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City Studios

Since 2010 CUBES and the School of Architecture & Planning have been driving geographically focused, multidisciplinary, community-oriented research, learning and service initiatives in the form of City Studios.

Through a three-year commitment to a specific area, the City Studios deploy a multi-pronged strategy to fulfil both the research and pedagogic objectives of the School. City Studios provide an opportunity for Wits students who will become future planners and architects to build people-oriented cities, in local contexts with in-depth understandings and in real life situations, with the guidance and support of lecturers and community members. 

The City Studio approach embeds pedagogy in socially complex neighbourhoods in a way that seeks to make a contribution through research, mapping, thematic analyses, community/stakeholder engagement, problem-solving and small design interventions. As research and results are periodically discussed and reviewed with partnering civil society organisations (CSOs), City Studios produce socially relevant research, and locally adapted design and policy solutions. Through regular collective feedback sessions, including public meetings, workshops, local publications, and public events, City Studios crystallize debates on local issues, exploring and imagining other urban futures with residents.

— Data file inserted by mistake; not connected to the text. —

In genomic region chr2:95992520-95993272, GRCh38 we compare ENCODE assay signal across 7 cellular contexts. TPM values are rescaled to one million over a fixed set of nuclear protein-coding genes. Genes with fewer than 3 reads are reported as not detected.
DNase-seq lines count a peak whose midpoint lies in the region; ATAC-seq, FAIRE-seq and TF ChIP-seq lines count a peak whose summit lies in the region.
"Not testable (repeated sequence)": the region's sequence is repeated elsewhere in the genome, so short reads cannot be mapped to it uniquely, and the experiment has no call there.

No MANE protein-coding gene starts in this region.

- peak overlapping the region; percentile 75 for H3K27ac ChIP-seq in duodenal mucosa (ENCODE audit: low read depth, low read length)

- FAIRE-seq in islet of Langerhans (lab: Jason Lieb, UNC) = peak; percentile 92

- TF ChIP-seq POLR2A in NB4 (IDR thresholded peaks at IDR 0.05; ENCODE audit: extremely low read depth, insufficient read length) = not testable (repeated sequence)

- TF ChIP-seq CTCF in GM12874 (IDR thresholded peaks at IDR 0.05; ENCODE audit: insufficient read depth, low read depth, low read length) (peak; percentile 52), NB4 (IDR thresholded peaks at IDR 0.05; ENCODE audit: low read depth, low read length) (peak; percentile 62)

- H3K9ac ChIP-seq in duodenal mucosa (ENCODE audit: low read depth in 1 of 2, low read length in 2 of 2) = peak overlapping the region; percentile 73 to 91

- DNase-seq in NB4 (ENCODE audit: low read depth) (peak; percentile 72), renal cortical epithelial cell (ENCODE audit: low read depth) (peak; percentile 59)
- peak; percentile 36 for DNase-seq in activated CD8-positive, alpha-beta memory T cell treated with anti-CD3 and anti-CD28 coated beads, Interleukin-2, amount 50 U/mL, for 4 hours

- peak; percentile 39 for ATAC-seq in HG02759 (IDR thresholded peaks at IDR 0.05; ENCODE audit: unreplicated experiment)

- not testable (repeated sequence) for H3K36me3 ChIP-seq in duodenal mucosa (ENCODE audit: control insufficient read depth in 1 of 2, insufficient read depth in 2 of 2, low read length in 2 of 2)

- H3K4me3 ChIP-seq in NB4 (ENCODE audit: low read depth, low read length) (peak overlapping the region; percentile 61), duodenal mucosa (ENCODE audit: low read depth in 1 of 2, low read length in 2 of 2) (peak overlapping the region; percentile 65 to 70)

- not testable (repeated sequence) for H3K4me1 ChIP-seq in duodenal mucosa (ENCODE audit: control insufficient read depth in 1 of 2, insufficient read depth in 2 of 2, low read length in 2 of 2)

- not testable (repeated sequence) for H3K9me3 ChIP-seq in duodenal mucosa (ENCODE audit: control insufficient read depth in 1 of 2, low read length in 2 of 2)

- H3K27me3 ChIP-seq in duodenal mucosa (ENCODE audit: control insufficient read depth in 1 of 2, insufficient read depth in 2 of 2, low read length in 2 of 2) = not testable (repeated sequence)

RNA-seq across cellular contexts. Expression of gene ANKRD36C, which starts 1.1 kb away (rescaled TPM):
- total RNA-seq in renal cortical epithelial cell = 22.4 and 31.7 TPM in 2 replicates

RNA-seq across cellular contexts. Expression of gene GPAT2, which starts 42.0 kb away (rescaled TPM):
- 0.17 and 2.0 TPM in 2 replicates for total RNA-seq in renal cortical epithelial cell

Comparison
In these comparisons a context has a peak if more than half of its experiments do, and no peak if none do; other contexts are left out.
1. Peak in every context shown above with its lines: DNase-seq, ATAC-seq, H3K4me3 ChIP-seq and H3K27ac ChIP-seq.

Kelvin-Alexandra-Frankenwald Studio (in preparation, 2024-2026)

The Kelvin-Alexandra-Frankenwald City Studio is themed on spatial justice, urban resilience and sustainability, focussing on a microcosm of South African urban inequality and opportunity in a 3km radius around the Gautrain Marlboro Station (Kelvin suburb, Stjwetla informal settlement, Frankenwald greenfield development, Linbro Park industrial area). Researchers, lecturers and students mainly based in the School of Architecture and Planning but also Geography and Wits School of Governance will conduct research and pedagogic studio or project work in this area in 2024 and 2025, followed by analysis, reflection and writing in 2026. The empirical research methods are mostly qualitative and interactive (workshop engagements, transect walks, mapping, interviewing), but also include small scale design-build interventions. Through a series of coordinated activities and processes in the area (including presentations and exhibitions) directly involving relevant stakeholders, the City Studio seeks to positively impact spatial justice, resilience and sustainability while also co-producing new knowledge and innovation. A Wits centennial postdoctoral fellowship has been secured for the City Studio, with incumbent Dr Paulo Moreira taking up the position in February 2024. A City Studio Steering Committee has been constituted and 20 courses have signed up for involvement in the City Studio. Fundraising for various aspects of the City Studio is currently underway. A dedicated webpage for this City Studio will be created early in 2024 with regular updates.